Other Mistakes To Avoid When Looking at Homes
There are more pitfalls to avoid besides seeing too many homes while house hunting.
Making an offer on the first home, you see in person
Don’t let the excitement of buying a home cloud your judgment. You might think the first home you tour is “the one,” but that’s probably because you don’t have anything to compare it to. Buying the first home, you see, probably isn’t the wisest choice. Allow yourself to look around, explore your options and compare properties.
Making an offer on a home you’ve only seen virtually
Virtual showings let you visit homes from the comfort of your couch. In theory, you can tour dozens or hundreds of homes virtually. Private showings and open houses limit you to a handful of viewings on any given day.
Virtual tours are quick and convenient, but you should always try and tour a home in person before drafting an offer. Photos and videos might not paint a complete picture (pun intended). Angles, lighting, and editing can make a fixer-upper look like a finished product.
When you view a home in person, you can see its defects, including uneven flooring, wonky windows and small cracks in walls.
Even if a home looks perfect online, see it in person if you really want to make an offer. It may save you from potential (and costly) headaches later on.
Before You Tour
So you’ve found a few homes you want to see, and you want to make appointments to tour them. Take these next steps before you set foot in a home to get the most out of your tour.
Get pre-approved for a mortgage
Unless you’re planning on buying a house with cash, get a mortgage preapproval letter from a lender before you tour any homes. The preapproval will give you insight into how much home you can afford, and it’s a signal to sellers that you’re a serious buyer.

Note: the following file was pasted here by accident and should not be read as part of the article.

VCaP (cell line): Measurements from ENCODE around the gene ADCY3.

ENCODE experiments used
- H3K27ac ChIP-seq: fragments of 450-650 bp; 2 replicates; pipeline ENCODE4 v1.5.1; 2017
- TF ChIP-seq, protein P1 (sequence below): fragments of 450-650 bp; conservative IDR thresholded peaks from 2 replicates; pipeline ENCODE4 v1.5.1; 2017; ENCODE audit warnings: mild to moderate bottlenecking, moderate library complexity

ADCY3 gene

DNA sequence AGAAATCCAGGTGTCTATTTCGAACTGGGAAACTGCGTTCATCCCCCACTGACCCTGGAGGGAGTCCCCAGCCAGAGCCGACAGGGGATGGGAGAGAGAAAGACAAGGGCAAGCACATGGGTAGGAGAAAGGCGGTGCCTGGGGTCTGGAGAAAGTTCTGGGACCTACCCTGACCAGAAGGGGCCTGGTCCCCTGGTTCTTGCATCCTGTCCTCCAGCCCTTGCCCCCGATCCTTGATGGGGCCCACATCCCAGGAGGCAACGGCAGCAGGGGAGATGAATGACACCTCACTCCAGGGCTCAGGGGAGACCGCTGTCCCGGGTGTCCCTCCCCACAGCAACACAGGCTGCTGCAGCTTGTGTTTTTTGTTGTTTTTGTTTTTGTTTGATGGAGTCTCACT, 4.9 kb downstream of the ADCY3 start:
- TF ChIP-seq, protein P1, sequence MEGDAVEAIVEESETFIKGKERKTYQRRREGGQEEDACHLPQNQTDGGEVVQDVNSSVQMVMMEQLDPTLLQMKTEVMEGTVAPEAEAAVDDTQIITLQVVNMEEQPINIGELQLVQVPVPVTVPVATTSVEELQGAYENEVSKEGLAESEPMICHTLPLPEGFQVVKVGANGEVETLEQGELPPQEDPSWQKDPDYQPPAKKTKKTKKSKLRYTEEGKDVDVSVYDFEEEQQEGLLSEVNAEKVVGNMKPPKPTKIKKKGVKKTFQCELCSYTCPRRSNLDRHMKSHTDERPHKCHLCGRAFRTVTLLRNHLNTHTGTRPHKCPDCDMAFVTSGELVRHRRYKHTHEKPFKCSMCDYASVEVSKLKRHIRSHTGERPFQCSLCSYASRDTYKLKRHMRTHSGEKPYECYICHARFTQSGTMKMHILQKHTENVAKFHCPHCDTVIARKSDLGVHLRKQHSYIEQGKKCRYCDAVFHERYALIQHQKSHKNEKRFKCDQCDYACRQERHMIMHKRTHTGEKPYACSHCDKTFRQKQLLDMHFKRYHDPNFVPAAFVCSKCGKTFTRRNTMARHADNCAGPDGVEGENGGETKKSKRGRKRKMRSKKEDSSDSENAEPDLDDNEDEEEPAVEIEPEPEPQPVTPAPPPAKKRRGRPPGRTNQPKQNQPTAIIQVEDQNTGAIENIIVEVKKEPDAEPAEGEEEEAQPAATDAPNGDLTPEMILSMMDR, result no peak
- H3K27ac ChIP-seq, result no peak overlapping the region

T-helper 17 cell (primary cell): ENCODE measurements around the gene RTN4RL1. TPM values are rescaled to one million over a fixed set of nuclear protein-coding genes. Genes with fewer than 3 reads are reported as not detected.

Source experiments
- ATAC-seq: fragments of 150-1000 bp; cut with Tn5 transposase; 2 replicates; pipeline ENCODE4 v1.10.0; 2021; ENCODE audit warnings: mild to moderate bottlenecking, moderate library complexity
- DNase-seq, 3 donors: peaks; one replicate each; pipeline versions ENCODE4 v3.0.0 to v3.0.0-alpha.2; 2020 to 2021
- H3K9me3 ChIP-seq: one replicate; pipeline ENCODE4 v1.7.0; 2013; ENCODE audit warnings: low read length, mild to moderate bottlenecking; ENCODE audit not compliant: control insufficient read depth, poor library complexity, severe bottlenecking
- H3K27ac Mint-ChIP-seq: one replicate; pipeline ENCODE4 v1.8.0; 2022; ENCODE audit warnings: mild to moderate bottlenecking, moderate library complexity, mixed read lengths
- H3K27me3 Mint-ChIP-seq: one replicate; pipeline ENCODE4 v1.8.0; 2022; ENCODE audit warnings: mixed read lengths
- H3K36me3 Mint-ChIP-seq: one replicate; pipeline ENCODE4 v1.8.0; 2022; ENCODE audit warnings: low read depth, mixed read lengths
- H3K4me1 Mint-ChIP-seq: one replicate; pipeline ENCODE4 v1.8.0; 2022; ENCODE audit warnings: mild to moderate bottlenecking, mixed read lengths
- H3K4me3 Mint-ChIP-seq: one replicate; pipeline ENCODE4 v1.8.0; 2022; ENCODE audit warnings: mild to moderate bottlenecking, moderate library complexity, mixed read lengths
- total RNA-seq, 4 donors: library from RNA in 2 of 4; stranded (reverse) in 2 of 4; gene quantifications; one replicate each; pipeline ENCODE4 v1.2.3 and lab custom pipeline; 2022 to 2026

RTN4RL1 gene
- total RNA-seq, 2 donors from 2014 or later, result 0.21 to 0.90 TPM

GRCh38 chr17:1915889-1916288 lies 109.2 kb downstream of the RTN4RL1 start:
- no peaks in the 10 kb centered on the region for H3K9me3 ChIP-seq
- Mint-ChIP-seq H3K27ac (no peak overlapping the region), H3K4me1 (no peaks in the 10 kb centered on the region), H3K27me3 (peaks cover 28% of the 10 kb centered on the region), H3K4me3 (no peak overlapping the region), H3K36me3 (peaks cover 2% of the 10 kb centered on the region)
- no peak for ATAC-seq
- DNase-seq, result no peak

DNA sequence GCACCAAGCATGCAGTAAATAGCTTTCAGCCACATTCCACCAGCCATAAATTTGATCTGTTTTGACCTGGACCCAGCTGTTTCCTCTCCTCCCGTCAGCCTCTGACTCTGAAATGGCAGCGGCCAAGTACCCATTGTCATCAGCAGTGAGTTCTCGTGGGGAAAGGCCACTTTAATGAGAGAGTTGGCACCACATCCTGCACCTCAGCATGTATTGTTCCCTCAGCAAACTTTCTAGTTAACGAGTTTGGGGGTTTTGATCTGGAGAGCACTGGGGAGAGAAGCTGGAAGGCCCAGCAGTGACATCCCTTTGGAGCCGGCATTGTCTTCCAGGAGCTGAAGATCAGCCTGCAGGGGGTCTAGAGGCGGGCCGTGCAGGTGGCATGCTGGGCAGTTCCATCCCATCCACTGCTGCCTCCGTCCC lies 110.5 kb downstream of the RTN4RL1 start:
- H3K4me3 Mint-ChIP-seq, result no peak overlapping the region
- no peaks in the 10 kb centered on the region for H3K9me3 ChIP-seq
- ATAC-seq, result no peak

Find a real estate agent
Finding a real estate agent should be the next step in your home buying process. Your real estate agent can schedule showings, help you find homes in your price range, and help you make an offer.
When in Doubt, Tour Some More
Closing on a home is a big deal. And the last thing you want to do is experience buyer’s remorse.
Finding the right home will take as long – or as short – as it needs. There’s no magic number of houses you should see before you buy.
If you have the luxury of time and feel like you haven’t found the right home to call your own, keep calm and tour on.
Take the first step toward buying a home.
Get approved. See what you qualify for. Start house hunting.
The Short Version
- The average home buyer looks at eight homes while they’re house hunting. You may see more or fewer homes before you make an offer
- The benefit of not buying the first house you see is that you can evaluate and compare different properties
- Virtual tours are quick and convenient, but you should always try and tour a home in person before drafting an offer
National Association of REALTORS®. “Highlights From the Profile of Home Buyers and Sellers.” Retrieved September 2022 from https://www.nar.realtor/research-and-statistics/research-reports/highlights-from-the-profile-of-home-buyers-and-sellers#